The second launch that really sticks out to me was when Robert went up into space in December 2006 for the Space Shuttle STS-116. I remember sitting in my ROSC Mission Control room seat, completely focused and praying for his safety. There was a moment in that room, that day, where I realized I was truly part of something groundbreaking. I was a part of the future.

There are also unforeseeable events that happen when you're trying to launch into space. One particular launch was completely delayed because a woodpecker had gone up into the shuttle and made a nest. It was a multi-billion dollar program that was halted because the woodpecker family was discovered at the last minute.

By 2004, I was signing off on the space shuttle main engines tests for NASA shuttle launches, but I experienced a lot being a woman and a woman of color leading up to that point. It wasn't always pleasant. The company was excellent at making sure I was protected, but there are always individuals that will not understand diversity and are scared of it.

On the second day on the job in 1998, I was told by a supportive woman in the restroom that I needed to remain calm and collected in the future when I would be tested by some men who wanted to see my role given to another man. She said that there was a group of women there who supported me, and to come into the restroom for support when I needed to talk. Her words helped me when I encountered tough situations as a female engineer. In 2002, I ended my work day and found my car keyed with racist slurs. The company leaders were horrified and started an investigation. My immediate and executive management arranged for a campus police to escort me to my car every night to ensure my safety.

Olympia LePoint helped launch 28 NASA shuttles
Olympia LePoint is a rocket scientist, author and speaker. She has worked on 28 NASA space shuttle launches and was one of very few women working in her role at the time. Todd Tyler

During these horrific challenges, I had to execute my work which was to save astronaut lives by using my skills in engineering and mathematics. Out of 500 engineers working on a particular advanced NASA rocket program, there were only five females at the time, and I was the only woman of color. Out of 2,500 employees at our division, there were only two of us who knew how to use statistical numbers to predict certain outcomes, and I was the only woman who knew how to do it.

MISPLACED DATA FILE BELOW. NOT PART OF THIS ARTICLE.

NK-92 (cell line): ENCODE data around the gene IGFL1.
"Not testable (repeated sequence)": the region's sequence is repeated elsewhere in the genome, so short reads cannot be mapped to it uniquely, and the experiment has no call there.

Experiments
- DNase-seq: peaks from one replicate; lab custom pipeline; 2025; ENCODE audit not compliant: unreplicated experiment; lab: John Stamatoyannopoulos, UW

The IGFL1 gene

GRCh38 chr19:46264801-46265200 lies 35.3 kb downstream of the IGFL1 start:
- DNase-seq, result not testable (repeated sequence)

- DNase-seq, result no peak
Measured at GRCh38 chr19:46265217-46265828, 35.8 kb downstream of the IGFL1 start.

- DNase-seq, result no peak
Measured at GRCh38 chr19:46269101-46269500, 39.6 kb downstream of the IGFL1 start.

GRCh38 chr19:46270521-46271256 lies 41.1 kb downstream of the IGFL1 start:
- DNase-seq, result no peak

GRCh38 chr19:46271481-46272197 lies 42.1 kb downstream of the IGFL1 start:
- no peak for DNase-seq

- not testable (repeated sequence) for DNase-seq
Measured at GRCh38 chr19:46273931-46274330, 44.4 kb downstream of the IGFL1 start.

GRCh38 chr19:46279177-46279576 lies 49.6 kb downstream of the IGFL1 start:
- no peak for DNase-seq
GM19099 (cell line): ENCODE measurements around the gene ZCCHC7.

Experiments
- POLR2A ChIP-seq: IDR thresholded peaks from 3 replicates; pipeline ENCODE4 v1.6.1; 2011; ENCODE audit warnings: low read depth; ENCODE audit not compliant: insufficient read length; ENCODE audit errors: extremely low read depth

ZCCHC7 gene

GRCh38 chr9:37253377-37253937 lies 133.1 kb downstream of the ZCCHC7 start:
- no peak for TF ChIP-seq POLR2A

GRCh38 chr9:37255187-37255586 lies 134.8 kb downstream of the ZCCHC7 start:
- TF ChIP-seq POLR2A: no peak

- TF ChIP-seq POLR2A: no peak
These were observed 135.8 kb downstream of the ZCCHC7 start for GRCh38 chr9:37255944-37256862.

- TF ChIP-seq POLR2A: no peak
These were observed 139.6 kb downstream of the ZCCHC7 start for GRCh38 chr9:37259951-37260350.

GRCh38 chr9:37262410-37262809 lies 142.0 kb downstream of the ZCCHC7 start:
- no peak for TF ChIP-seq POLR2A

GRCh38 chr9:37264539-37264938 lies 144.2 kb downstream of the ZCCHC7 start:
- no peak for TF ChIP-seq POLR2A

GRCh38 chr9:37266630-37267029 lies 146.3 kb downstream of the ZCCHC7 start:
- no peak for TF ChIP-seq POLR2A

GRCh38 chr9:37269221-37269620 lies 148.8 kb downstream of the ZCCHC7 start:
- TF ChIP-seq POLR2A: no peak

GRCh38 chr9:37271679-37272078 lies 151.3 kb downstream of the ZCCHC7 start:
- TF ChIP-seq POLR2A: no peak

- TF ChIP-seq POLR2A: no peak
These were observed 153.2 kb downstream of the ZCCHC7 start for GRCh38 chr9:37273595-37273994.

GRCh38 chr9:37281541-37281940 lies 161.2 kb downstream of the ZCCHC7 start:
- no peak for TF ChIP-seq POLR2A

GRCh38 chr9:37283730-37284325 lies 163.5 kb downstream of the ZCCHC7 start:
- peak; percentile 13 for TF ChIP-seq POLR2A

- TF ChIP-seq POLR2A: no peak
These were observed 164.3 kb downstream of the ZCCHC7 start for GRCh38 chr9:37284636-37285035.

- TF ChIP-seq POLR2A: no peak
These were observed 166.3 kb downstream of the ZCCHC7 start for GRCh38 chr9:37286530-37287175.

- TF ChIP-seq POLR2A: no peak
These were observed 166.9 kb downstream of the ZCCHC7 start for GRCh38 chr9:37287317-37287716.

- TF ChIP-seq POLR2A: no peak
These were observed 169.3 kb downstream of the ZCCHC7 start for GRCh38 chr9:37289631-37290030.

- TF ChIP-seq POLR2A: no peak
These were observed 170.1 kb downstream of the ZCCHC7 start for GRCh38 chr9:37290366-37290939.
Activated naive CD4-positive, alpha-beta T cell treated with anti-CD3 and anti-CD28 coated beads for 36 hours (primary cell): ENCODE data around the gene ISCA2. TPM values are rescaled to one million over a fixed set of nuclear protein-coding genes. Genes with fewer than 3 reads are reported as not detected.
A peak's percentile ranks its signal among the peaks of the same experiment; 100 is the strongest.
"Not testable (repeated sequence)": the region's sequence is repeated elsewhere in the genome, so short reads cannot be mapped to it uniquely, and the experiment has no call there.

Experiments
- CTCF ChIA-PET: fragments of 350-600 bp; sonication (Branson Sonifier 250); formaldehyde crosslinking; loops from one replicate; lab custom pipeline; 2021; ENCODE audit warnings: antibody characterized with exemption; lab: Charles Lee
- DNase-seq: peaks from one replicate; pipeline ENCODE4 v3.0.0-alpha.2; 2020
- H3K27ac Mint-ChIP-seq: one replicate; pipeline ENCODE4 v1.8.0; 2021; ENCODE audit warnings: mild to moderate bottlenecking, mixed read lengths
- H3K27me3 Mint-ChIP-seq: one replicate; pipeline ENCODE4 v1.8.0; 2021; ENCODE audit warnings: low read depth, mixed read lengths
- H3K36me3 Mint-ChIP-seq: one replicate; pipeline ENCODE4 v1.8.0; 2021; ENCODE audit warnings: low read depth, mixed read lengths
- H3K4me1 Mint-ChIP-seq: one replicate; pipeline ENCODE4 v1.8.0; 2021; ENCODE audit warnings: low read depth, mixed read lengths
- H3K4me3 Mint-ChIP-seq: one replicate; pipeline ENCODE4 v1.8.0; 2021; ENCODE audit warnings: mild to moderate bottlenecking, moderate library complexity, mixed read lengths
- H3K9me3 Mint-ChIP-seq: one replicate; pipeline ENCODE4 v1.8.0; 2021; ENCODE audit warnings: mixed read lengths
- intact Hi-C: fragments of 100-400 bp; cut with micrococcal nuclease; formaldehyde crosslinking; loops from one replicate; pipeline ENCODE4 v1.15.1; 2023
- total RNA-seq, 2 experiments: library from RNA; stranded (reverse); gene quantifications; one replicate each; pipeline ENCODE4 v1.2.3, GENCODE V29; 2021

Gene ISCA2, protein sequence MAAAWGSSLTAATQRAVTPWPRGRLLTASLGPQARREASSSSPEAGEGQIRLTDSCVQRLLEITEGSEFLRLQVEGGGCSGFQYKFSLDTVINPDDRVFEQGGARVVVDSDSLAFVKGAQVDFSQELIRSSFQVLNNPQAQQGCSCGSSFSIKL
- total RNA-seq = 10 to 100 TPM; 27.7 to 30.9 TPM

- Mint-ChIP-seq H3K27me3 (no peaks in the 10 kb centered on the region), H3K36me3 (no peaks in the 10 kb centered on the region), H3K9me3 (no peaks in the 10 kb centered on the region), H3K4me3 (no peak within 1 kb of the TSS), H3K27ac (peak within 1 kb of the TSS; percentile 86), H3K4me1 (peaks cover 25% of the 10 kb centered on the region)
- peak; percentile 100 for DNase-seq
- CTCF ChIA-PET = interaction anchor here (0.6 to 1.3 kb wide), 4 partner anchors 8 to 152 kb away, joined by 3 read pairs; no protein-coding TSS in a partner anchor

Over time, I was able to break down fear and walls that some of the engineers had towards working with people who did not look like them. My efforts were successful, and I won awards including the "Modern Day Technology Leader Award" at the Black Engineer of the Year Awards. Today, my previous coworkers personally call me regularly in support of my educational science work on TV and in the news. Now, I want young women and young people of color to know that it is OK to be the first. You will feel lonely, and that's OK too. There will always be people who will step up and support you because what you're doing is great, and it will change the world.

I stopped working on space shuttle launches in 2007, and since then I have become a professional speaker and author. My career working on NASA launches has helped me with that immensely. Firstly, with any type of problem, I have to know the root cause which was the same in engineering work on space shuttles. The second is understanding numbers. I believe that in order to effectively change anything, you have to define it, observe it and put a number to it. The third thing I have personally learned to do is pray, which does sound counterintuitive coming from a scientist, but I am a very spiritual person.

I took the philosophy of "these numbers are going to save lives" from working with NASA into my daily life, and I now use it to help others understand science. I'm writing an educational book series, teaching science on TV, and giving virtual TED talks. Designing rocket engines and launching rocket engines for NASA is hardcore, and I enjoyed every single second of it; but now, my purpose in life is to inspire the next generation to build the innovation the world needs now and for centuries to come.

Olympia LePoint is a rocket scientist, TED speaker, author and science entertainer. Her latest book in the Answers Unleashed book series is Answers Unleashed II: The Science of Attracting What You Want and you can discover more about her writing and work at answersunleashed.com. You can follow her on Instagram @olympialepoint.

All views expressed in this article are the author's own.

As told to Jenny Haward.